Note that there exist some small libraries like tiny-inflate for solely decompression, and with a minified size of 3 kB, it can be appealing; however, its performance is lackluster, typically 40% worse than pako in my tests.

UZIP.js is both faster (by up to 40%) and smaller (14 kB minified) than pako, and it contains a variety of innovations that make it excellent for both performance and compression ratio. However, the developer made a variety of tiny mistakes and inefficient design choices that make it imperfect. Moreover, it does not support GZIP or Zlib data directly; one must remove the headers manually to use UZIP.js.

So what makes fflate different? It takes the brilliant innovations of UZIP.js and optimizes them while adding direct support for GZIP and Zlib data. And unlike all of the above libraries, it uses ES Modules to allow for partial builds through tree shaking, meaning that it can rival even tiny-inflate in size while maintaining excellent performance. The end result is a library that, in total, weighs 8kB minified for the entire build (3kB for decompression only and 5kB for compression only), is about 15% faster than UZIP.js or up to 60% faster than pako, and achieves the same or better compression ratio than the rest.

Before you decide that fflate is the end-all compression library, you should note that JavaScript simply cannot rival the performance of a compiled language. If you're willing to have 160 kB of extra weight and much less browser support, you can achieve more performance than fflate with a WASM build of Zlib like wasm-flate. And if you're only using Node.js, just use the native Zlib bindings that offer the best performance. Though note that even against these compiled libraries, fflate is only around 30% slower in decompression and 10% slower in compression, and can still achieve better compression ratios!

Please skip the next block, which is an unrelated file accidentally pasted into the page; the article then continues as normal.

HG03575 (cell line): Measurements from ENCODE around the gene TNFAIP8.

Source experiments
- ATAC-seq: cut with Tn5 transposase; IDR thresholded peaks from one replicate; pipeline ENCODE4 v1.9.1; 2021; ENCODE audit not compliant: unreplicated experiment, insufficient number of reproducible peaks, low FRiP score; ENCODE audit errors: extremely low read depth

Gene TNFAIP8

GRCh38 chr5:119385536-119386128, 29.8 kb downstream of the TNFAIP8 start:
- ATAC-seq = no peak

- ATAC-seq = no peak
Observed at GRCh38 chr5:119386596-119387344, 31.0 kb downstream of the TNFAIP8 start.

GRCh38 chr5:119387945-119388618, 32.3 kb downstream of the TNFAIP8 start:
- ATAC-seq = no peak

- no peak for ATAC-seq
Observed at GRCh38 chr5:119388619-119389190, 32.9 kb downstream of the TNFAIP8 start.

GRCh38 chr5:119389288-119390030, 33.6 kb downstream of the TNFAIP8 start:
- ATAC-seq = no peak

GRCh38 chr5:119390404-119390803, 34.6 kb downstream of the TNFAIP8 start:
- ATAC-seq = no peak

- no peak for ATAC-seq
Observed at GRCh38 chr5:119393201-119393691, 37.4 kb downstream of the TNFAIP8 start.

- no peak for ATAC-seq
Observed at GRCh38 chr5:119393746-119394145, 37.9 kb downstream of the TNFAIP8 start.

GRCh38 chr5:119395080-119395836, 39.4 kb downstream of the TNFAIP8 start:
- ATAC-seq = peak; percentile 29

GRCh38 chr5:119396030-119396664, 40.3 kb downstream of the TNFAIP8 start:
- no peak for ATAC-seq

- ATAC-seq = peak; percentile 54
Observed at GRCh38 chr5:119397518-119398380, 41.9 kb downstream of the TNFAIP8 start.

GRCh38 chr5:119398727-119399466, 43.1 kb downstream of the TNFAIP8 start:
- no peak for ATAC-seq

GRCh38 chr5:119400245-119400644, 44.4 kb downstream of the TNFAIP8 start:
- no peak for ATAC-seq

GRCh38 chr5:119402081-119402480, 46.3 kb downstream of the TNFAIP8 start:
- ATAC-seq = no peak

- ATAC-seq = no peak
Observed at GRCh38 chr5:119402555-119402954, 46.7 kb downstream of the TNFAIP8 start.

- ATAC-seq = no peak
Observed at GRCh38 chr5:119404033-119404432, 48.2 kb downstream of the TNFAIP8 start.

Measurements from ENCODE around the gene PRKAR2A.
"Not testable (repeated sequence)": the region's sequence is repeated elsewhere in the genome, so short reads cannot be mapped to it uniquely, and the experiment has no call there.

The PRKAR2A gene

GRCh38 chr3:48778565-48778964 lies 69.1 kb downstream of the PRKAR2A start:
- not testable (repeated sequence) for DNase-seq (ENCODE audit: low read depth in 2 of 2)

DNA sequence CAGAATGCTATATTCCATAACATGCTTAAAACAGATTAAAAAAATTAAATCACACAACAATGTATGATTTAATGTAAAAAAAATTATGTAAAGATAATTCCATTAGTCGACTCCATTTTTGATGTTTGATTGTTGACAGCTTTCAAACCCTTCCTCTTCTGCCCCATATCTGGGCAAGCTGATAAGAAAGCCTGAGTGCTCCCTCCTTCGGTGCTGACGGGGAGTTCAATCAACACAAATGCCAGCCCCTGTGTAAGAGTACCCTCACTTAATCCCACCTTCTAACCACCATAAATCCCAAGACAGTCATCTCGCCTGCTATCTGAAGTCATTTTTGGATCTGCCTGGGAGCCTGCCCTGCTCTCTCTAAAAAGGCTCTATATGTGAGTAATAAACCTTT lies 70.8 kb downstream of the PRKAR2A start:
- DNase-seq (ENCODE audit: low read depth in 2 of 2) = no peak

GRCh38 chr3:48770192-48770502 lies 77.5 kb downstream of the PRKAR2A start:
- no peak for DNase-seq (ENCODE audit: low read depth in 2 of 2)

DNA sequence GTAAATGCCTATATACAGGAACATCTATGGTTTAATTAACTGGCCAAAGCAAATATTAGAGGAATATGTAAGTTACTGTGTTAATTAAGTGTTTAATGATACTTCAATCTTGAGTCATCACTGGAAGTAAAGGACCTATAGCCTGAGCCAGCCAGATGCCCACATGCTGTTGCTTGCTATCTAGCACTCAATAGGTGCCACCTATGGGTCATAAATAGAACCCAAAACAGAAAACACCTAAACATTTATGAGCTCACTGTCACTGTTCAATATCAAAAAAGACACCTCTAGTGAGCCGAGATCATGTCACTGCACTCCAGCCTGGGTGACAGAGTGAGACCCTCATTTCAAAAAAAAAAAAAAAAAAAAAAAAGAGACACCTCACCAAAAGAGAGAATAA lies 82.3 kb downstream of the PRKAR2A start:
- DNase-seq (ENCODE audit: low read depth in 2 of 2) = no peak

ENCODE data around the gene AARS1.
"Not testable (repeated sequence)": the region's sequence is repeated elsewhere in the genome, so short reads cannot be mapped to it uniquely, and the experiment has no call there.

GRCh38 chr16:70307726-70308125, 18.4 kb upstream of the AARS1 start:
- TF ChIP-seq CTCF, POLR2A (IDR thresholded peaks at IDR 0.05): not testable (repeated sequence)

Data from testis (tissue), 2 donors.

Browser support

fflate makes heavy use of typed arrays (Uint8Array, Uint16Array, etc.). Typed arrays can be polyfilled at the cost of performance, but the most recent browser that doesn't support them is from 2011, so I wouldn't bother.

The asynchronous APIs also use Worker, which is not supported in a few browsers (however, the vast majority of browsers that support typed arrays support Worker).

Other than that, fflate is completely ES3, meaning you probably won't even need a bundler to use it.

Testing

You can validate the performance of fflate with npm/yarn/pnpm test. It validates that the module is working as expected, ensures the outputs are no more than 5% larger than competitors at max compression, and outputs performance metrics to test/results.

License

MIT